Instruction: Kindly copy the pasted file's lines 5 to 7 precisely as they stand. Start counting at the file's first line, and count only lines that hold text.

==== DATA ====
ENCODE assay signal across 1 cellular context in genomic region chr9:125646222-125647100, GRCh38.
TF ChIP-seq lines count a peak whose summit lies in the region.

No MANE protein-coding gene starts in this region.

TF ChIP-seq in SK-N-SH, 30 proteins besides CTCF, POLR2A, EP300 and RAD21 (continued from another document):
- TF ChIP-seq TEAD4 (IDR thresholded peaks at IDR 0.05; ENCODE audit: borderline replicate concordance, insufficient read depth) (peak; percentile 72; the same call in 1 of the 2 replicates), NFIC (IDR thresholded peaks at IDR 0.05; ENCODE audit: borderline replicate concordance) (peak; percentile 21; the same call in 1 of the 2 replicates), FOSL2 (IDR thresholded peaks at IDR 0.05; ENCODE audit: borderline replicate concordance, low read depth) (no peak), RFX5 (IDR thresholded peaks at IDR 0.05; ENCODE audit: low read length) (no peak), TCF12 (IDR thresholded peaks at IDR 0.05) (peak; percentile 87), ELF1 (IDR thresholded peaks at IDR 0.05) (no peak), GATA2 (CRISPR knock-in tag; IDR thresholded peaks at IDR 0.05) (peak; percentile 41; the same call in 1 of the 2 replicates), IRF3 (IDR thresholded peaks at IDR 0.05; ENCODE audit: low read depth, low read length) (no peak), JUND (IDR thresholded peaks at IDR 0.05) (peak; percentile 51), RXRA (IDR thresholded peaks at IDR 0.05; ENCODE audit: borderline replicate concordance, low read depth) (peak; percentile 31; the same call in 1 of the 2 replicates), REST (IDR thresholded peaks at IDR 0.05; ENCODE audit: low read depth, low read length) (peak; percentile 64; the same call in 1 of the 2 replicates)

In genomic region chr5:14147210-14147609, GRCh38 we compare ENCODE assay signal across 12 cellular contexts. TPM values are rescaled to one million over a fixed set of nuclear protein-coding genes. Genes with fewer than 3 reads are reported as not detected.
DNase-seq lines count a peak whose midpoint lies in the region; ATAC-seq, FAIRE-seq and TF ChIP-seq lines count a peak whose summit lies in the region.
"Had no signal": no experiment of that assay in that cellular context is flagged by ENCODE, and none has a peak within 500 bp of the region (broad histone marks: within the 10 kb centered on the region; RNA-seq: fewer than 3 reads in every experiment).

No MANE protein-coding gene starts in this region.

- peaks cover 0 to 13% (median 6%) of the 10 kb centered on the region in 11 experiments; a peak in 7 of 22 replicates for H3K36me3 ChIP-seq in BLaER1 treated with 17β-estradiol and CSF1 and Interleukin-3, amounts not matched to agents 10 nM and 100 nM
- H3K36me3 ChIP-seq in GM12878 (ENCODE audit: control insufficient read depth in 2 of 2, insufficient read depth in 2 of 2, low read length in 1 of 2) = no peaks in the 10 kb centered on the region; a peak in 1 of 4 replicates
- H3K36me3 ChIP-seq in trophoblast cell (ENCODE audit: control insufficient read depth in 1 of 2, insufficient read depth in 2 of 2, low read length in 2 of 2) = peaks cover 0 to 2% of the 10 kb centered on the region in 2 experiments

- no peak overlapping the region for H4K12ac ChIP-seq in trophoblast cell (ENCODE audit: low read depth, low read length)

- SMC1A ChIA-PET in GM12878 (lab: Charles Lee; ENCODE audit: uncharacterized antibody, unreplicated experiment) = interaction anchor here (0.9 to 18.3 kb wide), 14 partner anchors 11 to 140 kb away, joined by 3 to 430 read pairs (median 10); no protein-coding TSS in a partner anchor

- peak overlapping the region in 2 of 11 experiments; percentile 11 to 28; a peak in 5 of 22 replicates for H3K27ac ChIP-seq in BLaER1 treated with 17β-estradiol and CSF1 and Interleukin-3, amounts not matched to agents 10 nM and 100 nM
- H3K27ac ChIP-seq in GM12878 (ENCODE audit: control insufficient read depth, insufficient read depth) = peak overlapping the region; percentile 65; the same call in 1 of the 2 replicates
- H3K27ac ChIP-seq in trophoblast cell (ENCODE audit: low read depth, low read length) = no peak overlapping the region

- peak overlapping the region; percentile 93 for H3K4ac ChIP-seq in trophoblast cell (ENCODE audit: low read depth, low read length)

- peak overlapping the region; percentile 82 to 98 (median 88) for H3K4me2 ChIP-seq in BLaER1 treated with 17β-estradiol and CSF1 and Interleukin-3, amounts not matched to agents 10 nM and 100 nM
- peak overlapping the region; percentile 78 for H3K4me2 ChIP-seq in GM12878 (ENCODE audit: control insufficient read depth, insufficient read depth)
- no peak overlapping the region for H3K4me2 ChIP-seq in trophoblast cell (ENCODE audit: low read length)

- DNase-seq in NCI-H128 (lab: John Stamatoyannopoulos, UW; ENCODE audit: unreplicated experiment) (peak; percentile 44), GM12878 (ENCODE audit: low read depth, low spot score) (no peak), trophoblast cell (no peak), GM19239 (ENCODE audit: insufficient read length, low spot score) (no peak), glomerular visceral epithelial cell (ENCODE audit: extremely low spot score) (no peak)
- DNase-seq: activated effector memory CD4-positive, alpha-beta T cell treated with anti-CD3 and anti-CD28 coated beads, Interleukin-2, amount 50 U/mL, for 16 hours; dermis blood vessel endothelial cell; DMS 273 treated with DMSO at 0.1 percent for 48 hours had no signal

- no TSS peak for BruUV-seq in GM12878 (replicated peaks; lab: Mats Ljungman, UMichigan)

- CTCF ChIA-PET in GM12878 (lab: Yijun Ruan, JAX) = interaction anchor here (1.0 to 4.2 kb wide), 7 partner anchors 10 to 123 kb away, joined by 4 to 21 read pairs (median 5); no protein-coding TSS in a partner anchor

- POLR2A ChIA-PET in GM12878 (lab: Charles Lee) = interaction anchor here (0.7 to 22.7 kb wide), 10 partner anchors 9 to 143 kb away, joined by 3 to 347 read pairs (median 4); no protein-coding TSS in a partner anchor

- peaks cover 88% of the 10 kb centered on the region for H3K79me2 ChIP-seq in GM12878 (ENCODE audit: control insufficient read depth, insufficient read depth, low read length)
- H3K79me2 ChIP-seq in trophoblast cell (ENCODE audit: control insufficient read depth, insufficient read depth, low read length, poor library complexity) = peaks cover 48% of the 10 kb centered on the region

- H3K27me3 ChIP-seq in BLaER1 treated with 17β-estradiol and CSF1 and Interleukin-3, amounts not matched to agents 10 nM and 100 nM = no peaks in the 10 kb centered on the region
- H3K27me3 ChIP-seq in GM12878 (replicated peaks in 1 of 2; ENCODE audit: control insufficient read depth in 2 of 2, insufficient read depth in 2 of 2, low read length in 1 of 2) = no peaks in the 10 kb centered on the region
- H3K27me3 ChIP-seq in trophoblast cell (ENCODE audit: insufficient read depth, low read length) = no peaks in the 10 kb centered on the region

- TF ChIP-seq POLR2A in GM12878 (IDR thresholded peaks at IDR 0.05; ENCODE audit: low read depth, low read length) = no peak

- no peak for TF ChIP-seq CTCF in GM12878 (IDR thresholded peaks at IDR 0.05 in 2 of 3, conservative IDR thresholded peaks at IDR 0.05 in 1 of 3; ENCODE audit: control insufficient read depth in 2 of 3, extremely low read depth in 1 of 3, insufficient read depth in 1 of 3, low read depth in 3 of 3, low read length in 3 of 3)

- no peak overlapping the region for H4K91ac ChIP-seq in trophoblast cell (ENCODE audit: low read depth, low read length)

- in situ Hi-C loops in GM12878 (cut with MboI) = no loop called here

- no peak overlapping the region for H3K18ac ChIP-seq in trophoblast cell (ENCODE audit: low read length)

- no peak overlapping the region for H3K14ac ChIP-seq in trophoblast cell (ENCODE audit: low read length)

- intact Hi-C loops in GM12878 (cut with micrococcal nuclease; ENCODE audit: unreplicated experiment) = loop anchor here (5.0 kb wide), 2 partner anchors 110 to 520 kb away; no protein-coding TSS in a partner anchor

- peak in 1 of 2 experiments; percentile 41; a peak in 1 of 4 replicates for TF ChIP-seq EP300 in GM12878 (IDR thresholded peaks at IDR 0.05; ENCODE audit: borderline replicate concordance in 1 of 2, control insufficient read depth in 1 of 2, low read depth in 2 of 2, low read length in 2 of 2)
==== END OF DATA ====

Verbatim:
- TF ChIP-seq TEAD4 (IDR thresholded peaks at IDR 0.05; ENCODE audit: borderline replicate concordance, insufficient read depth) (peak; percentile 72; the same call in 1 of the 2 replicates), NFIC (IDR thresholded peaks at IDR 0.05; ENCODE audit: borderline replicate concordance) (peak; percentile 21; the same call in 1 of the 2 replicates), FOSL2 (IDR thresholded peaks at IDR 0.05; ENCODE audit: borderline replicate concordance, low read depth) (no peak), RFX5 (IDR thresholded peaks at IDR 0.05; ENCODE audit: low read length) (no peak), TCF12 (IDR thresholded peaks at IDR 0.05) (peak; percentile 87), ELF1 (IDR thresholded peaks at IDR 0.05) (no peak), GATA2 (CRISPR knock-in tag; IDR thresholded peaks at IDR 0.05) (peak; percentile 41; the same call in 1 of the 2 replicates), IRF3 (IDR thresholded peaks at IDR 0.05; ENCODE audit: low read depth, low read length) (no peak), JUND (IDR thresholded peaks at IDR 0.05) (peak; percentile 51), RXRA (IDR thresholded peaks at IDR 0.05; ENCODE audit: borderline replicate concordance, low read depth) (peak; percentile 31; the same call in 1 of the 2 replicates), REST (IDR thresholded peaks at IDR 0.05; ENCODE audit: low read depth, low read length) (peak; percentile 64; the same call in 1 of the 2 replicates)

In genomic region chr5:14147210-14147609, GRCh38 we compare ENCODE assay signal across 12 cellular contexts. TPM values are rescaled to one million over a fixed set of nuclear protein-coding genes. Genes with fewer than 3 reads are reported as not detected.
DNase-seq lines count a peak whose midpoint lies in the region; ATAC-seq, FAIRE-seq and TF ChIP-seq lines count a peak whose summit lies in the region.